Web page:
By Ben Maclennan
Former elite policeman cop Andre Lincoln on Tuesday denied he kept Italian police locked in a Cape Town hotel room while his colleagues raided the farm of alleged mafioso Vito Palazzolo.
Lincoln was in the stand in the Cape Town magistrate's court for the second day, in proceedings in which a series of witnesses are answering Italian prosecutors' questions on Palazzolo.
The replies will be used as evidence in Palermo, Sicily, in Palazzolo's trial in absentia on a charge of involvement with the Mafia.
The Italian-born Palazzolo is now a South African citizen.
Several members of the Italian anti-Mafia police came out to South Africa in mid-1996, with warrants for the arrest of Mafia kingpins Giovanni Bonomo and Guiseppi Gelardi.
The wanted men were allegedly staying on Palazzolo's Franschhoek estate La Terra de Luc, which was raided by members of the South African organised crime unit on June 6.
Lincoln told the court he had been informed of the raid, and flew down from Pretoria for the occasion, but did not go to the estate.
Instead he stayed in Cape Town with the Italian police.
"Why did you keep the Italians locked in a hotel?" asked prosecutor Domenico Gozzo.
"I dispute the fact that they were locked in a hotel. That's not true," said Lincoln. He said there had in fact been an agreement that the Italians would not take part in the search.
Abraham Smith, a policeman with organised crime intelligence, had been in charge of the raid, and if Smith had required any assistance or identification of people "I suppose I would have been the person to drive them (the Italians) out to where he was".
Bonomo and Gelardi were not found at La Terra de Luc, though the investigators discovered evidence that whoever had been staying there had left in a hurry.
Days after the raid Lincoln was appointed commander of the presidential investigation task unit, tasked with probing any links between Palazzolo and key figures in the police and government.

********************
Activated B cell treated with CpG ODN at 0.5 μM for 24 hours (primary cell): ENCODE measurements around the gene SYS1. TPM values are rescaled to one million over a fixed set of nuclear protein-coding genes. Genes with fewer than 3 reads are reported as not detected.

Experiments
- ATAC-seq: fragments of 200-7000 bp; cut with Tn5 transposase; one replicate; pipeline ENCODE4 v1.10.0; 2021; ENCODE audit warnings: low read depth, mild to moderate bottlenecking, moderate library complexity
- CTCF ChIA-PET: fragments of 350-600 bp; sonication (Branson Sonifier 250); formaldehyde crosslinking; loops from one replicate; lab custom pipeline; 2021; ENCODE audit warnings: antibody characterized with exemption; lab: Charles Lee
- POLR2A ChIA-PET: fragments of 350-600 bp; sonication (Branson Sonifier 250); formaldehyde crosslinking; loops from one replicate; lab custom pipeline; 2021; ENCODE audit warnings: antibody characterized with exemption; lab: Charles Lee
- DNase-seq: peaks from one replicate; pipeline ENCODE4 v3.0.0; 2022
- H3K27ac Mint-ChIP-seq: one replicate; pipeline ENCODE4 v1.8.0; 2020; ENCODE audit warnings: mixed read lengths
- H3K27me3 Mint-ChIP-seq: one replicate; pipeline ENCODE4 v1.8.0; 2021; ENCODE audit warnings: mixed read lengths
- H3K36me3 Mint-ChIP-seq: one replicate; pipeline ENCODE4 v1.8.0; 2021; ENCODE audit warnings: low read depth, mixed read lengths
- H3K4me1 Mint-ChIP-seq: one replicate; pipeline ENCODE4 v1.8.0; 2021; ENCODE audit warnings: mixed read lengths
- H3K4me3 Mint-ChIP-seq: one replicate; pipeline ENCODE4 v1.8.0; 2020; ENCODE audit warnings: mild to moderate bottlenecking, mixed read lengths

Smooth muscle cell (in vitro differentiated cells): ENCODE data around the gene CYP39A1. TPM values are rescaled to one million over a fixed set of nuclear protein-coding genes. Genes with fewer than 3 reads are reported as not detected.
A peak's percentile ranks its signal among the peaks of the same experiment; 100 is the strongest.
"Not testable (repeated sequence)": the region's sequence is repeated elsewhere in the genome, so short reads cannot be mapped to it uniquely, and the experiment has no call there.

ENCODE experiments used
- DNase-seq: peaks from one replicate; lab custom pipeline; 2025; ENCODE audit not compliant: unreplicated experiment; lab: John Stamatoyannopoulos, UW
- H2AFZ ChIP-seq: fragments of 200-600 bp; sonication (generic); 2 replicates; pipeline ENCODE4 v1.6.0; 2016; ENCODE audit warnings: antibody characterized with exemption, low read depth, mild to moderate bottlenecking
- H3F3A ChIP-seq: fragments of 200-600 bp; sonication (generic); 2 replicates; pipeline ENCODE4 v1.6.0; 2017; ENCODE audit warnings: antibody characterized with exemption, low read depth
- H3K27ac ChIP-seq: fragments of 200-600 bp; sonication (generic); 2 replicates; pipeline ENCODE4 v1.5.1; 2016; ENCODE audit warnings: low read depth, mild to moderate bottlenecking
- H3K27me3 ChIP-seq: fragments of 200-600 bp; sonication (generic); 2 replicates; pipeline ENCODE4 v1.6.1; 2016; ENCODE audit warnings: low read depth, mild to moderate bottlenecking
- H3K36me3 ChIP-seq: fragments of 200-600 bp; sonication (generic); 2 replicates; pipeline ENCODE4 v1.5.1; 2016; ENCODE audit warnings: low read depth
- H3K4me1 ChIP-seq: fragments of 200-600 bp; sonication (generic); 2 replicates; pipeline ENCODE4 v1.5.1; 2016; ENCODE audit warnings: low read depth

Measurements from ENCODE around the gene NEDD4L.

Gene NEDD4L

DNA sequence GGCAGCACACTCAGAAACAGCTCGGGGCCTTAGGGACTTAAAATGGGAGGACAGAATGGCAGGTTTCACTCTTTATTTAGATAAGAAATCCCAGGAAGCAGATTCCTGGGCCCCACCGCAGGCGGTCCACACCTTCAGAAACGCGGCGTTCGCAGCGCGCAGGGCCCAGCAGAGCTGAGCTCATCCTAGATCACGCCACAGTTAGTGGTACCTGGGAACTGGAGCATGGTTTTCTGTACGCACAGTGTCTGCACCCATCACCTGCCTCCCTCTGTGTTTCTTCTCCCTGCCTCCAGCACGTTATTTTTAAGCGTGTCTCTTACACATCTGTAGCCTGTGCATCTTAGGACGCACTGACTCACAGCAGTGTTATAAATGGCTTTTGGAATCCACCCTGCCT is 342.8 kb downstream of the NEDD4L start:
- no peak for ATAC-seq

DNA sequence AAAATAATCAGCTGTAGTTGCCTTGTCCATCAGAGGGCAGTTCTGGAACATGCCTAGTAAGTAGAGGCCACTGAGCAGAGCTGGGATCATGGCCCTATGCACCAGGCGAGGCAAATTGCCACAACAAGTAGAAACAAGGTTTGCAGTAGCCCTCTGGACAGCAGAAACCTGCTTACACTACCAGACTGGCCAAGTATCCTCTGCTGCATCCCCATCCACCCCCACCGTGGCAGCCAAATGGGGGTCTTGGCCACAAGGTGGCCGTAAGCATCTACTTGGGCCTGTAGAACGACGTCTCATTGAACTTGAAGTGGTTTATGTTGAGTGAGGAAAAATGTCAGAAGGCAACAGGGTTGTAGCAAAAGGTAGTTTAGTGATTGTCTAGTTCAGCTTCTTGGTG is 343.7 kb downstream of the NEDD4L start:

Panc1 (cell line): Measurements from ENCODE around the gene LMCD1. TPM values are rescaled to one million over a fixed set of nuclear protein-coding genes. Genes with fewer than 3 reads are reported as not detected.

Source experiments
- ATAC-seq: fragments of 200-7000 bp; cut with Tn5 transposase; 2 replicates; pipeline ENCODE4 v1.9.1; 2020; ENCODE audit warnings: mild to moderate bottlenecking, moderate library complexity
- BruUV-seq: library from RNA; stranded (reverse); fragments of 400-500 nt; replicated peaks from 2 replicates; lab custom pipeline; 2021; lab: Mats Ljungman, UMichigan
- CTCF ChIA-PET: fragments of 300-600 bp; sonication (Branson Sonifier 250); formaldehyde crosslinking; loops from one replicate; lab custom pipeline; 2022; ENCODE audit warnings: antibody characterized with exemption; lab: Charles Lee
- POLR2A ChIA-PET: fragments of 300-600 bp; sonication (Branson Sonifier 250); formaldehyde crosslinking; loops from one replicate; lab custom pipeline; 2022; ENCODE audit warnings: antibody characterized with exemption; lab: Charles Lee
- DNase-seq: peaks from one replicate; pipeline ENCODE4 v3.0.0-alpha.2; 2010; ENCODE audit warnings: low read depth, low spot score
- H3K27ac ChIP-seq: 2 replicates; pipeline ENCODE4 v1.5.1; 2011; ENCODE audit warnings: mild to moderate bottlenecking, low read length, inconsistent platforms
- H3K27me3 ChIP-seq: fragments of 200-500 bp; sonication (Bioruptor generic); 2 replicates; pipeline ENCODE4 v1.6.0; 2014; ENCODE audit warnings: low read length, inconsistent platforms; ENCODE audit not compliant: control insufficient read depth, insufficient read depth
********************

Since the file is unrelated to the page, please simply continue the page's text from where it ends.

He was dismissed from the police after being found guilty last year of fraud involving expense claims for a trip he made to Angola with Palazzolo.
On Tuesday he quoted from a 1997 letter he wrote to then deputy president Thabo Mbeki, saying he suspected Smith had been secretly recruited by the Italian anti-Mafia police.
The letter said Smith had plotted with members of the organised crime unit to implicate Palazzolo in petty crime, and that Smith had conspired to kidnap and kill the Italian.
Smith had chosen to tell the Italian police that Palazzolo funded the African National Congress' 1994 election campaign, and that the South African government was protecting him.
"Are you able to confirm, Mr Lincoln, that Mr Palazzolo did not give R100 000 to the ANC?" asked Palazzolo's advocate Jan Heunis.
"Your worship, as far as I could establish, it's not true that Mr Palazzolo gave R100 000 to the ANC," Lincoln said.
He confirmed to Heunis that Palazzolo had regarded him as a friend, but said this had been part of his role as an undercover operative.
"In fact you and your family often had dinner with Mr Palazzolo and his family," said Heunis.
"That is correct, your worship," said Lincoln. It was not true Palazzolo gave him a car, but he did lend him one.
On Monday, Smith, who has been boarded from the police with post-traumatic stress disorder, was called to the stand but broke down and was unable to continue his testimony.
On Tuesday his attorney, Andre Roux, told Magistrate Derek Winter that his client had been admitted to a clinic.
"I have a report from a clinical psychologist. The conclusion that he came to is that Mr Smith is presently unfit to testify."
Winter said it appeared to him that Smith was "both competent and compellable", and said the psychologist could be called to testify.
The court on Tuesday also heard testimony from Noseweek magazine editor Martin Welz, largely on his involvement in the making of an SABC Special Assignment programme on Palazzolo.
SABC journalist Jacques Pauw has refused to testify on the programme at the Palazzolo inquiry, and is challenging his subpoena in the High Court.
However, Welz said outside the court that he did not mind testifying about something which had already been published.
"I think journalists should be available to confirm what they publish," he said. "I'm not afraid of doing that. (But) I will not be forced to give evidence on something I believe was given to us on a confidential basis."
He also said he had always believed Palazzolo was a member of the Mafia, and that he was a man "we don't need in South Africa". - Sapa